This paragraph describes only the false starts I made toward the solution.
It seems that the filter should be something like (1,-2,1),
because that filter interpolates on straight lines
and is not far from the feedback coefficients of a damped sinusoid.
(See equation ().)
So I thought about different ways to force the solution
to move in that direction.
Traditional **linear inverse theory** offers several suggestions;
I puzzled over these before I found the right one.
First, I added the obvious stabilizations
and
,but they simply made the filter and the interpolated data smaller.
I thought about changing the identity matrix in to a diagonal matrix
or
.Using , I could penalize the filter
at even-valued lags, hoping that it
would become nonzero at odd lags, but that did not work.
Then I thought of using
,,
, and
,which would allow freedom of choice of the **mean** and **variance**
of the unknowns.
In that case, I must supply
the mean and variance, however, and doing that seems
as hard as solving the problem itself.
Suddenly,
I realized the answer.
It is simpler than anything above,
yet formally it seems more complicated,
because a full inverse **covariance matrix**
of the unknown filter is implicitly supplied.

I found a promising new approach in the **stabilize**d minimization

(4) |

The next question is,
what are the appropriate definitions for *P _{0}* and

To begin with, I think of *P _{0}* as a low-pass filter,
indicating that data is normally oversampled.
Likewise,

Returning to the one-dimensional signal-interlacing problem,
I take *A _{0}*=0 and choose

Figure 12

To understand the coding implied by
the optimization (4),
it is helpful to write the linearized regression.
The training signal *P _{0}* enters as a matrix of shifted columns
of the training signal, say ;and the high-pass filter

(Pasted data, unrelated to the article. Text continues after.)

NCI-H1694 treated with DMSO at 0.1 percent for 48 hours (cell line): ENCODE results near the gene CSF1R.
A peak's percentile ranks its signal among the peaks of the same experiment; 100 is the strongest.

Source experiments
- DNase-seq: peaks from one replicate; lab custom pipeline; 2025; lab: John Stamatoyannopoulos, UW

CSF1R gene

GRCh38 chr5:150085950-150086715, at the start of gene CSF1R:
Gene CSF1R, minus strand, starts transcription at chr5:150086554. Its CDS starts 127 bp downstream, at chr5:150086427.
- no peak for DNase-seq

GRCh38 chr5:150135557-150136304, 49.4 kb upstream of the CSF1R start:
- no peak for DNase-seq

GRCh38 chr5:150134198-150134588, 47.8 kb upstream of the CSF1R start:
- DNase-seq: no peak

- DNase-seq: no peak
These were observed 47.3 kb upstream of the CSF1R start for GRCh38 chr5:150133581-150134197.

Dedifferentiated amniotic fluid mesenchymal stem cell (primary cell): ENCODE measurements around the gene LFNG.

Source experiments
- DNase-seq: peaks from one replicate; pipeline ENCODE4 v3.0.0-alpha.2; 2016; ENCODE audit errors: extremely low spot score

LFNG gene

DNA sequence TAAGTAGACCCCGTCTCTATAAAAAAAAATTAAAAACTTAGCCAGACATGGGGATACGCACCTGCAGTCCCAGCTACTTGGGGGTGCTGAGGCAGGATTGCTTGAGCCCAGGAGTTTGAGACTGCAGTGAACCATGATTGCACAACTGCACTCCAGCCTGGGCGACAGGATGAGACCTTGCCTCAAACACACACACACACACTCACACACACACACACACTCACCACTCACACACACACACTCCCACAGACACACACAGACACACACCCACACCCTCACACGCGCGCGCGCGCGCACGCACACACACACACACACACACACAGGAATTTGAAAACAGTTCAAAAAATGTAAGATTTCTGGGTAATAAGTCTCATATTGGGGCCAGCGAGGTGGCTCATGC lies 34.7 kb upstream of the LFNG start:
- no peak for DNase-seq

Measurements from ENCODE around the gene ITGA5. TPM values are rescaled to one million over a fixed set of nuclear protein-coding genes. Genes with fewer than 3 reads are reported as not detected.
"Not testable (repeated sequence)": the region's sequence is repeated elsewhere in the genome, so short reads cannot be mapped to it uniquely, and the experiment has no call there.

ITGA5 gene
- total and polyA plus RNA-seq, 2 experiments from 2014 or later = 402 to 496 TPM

(5) |

The top row restates equation (3).
The middle row says that
,and the bottom row says that
.A program that does the job
is `misfip()` .
It closely resembles `missif()` .

# MISFIP -- find MISsing peF and Input data on 1-axis using Prior data. # subroutine misfip( nt,tt, na,aa, np,pp,known, niter) integer nt, na, ip,np, npa, nta, nx,nr, iter,niter, ax, px, qr, tr real pp(np), known(np), aa(na) # same as in missif() real tt(nt) # input: prior training data set. temporary real x(np+na), g(np+na), s(np+na) temporary real rr(np+na-1 +na+nt-1), gg(np+na-1 +na+nt-1), ss(np+na-1 +na+nt-1) npa= np+na-1; nta= nt+na-1 # lengths of outputs of filtering nx = np+na; nr= npa+nta # length of unknowns and residuals px=1; qr=1; ax=1+np; tr=1+npa # pointers call zero( na, aa); aa(1) = 1. call copy( np, pp, x(px)) call copy( na, aa, x(ax)) do iter= 0, niter { call contran( 0, 0, na,aa, np, pp, rr(qr)) call contran( 0, 0, na,aa, nt, tt, rr(tr)) # extend rr with train call scaleit( -1., nr, rr ) call contran( 1, 0, na,aa, np, g(px), rr(qr)) call contran( 1, 0, np,pp, na, g(ax), rr(qr)) call contran( 1, 1, nt,tt, na, g(ax), rr(tr)) do ip= 1, np { if( known(ip) != 0) { g( ip+(px-1)) = 0. } } g( 1 +(ax-1)) = 0. call contran( 0, 0, na,aa, np, g(px), gg(qr)) call contran( 0, 1, np,pp, na, g(ax), gg(qr)) call contran( 0, 0, nt,tt, na, g(ax), gg(tr)) call cgstep( iter, nx, x, g, s, nr, rr, gg, ss) call copy( np, x(px), pp) call copy( na, x(ax), aa) } return; endThe new computations are the lines containing the training data

You might wonder why we need
another program when we could use the old program
and simply append the training data to the observed data.
We will encounter some applications where
the old program will not be adequate.
These involve the boundaries of the data.
(Recall that, in chapter , when seismic events changed their dip,
we used a two-dimensional wave-killing operator
and were careful not to convolve the operator over the edges.)
Imagine a dataset that changes with time (or space).
Then *P _{0}* might not be training data,
but data from a large interval,
while

10/21/1998